Reelist is a column of Kristen Page-Kirby’s musings on movies. To read Washington Post film critic Michael O’Sullivan’s review, click here.
You have to believe me: You should not, under any circumstances, take or allow your young children to see “Deadpool.” Yes, it’s a superhero movie, but in the sense that “50 Shades of Grey” is a romance. Mr. Darcy and Christian Grey share a genre, too, but the similarities end there.
I don’t care how sophisticated you think your kid is. Unless you want to explain pegging — or Google and THEN explain pegging (please don’t Google pegging at work) — this isn’t the movie for them.
That said, if your teenager claims he or she is going to see “The Choice,” and you notice that “Deadpool” is playing around the same time, and your kid is wearing a Deadpool T-shirt picked up from Hot Topic, then mayyyyyybe you pretend you don’t know what he or she is up to and hand over some popcorn money.
Look, I don’t know much about raising teenagers; my time in those particular trenches was a few years spent teaching high school English. I remember a few things: Never make a threat you don’t intend to follow through on, step into the hallway so the class won’t see you laugh at the inappropriate joke the really funny kid just made, and occasionally let them get away with something. If I caught them at everything, they’d find worse and worse things to try. Better to pretend I believed their aunt died. In fact, due dates for papers on “King Lear” are the leading cause of death for fictional aunts. Ask your doctor!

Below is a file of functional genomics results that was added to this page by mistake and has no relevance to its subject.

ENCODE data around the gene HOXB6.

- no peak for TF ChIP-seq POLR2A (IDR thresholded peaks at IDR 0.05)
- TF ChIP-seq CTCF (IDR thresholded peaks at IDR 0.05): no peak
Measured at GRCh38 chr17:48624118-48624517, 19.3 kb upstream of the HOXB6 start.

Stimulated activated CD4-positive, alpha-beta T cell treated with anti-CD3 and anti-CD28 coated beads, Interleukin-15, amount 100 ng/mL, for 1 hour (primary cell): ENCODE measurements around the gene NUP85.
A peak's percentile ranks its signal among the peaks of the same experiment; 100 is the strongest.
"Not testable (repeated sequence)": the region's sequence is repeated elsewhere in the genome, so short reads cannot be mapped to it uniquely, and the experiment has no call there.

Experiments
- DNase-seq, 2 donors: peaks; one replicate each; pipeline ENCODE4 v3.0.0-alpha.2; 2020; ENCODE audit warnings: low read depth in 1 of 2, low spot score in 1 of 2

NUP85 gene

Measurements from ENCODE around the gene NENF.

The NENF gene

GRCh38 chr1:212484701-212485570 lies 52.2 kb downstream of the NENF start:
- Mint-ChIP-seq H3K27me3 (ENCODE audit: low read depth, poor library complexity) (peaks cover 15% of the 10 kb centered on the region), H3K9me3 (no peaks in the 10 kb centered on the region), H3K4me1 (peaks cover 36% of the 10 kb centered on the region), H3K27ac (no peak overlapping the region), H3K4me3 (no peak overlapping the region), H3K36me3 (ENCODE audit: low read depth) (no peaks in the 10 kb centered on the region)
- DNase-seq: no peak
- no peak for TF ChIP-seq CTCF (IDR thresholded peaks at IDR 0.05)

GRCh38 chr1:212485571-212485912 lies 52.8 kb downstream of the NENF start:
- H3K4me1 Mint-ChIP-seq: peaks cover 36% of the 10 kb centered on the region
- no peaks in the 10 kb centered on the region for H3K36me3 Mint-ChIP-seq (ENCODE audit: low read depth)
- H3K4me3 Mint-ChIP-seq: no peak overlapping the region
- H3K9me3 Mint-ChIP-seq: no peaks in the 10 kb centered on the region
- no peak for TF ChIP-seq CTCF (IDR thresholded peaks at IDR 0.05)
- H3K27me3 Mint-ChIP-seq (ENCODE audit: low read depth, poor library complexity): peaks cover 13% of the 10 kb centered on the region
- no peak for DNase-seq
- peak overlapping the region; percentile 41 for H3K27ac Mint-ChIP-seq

Thanks to all its “bad” elements, “Deadpool” absolutely deserves its solidly R rating, but there’s so much good in there, too. Deadpool the man respects women — not as some flashy character trait, but because he’s a good man and that’s what good men do. The violence has all the atrial spurting of a Tarantino film, but without the lascivious meanness. The F-word shows up as every possible part of speech, including articles and pronouns. The sex is enthusiastic, fun and always consensual; there’s full-frontal female nudity, but we also catch glimpses of Ryan Reynolds’ light (though it is mostly covered under a bushel of shadow). In short, “Deadpool” has all the things teenagers already see and hear in movies they’re not supposed to see, but it presents them in a new, better, more positive light.
So “Deadpool” is not for kids (PLEASE believe me). But for those on the threshold of adulthood, it has messages that they don’t see often but desperately need to learn. They’re just presented in a profanity-laced, full-frontal, blood-soaked way. And sometimes that’s just what teenagers need.
More Reelists from Kristen Page-Kirby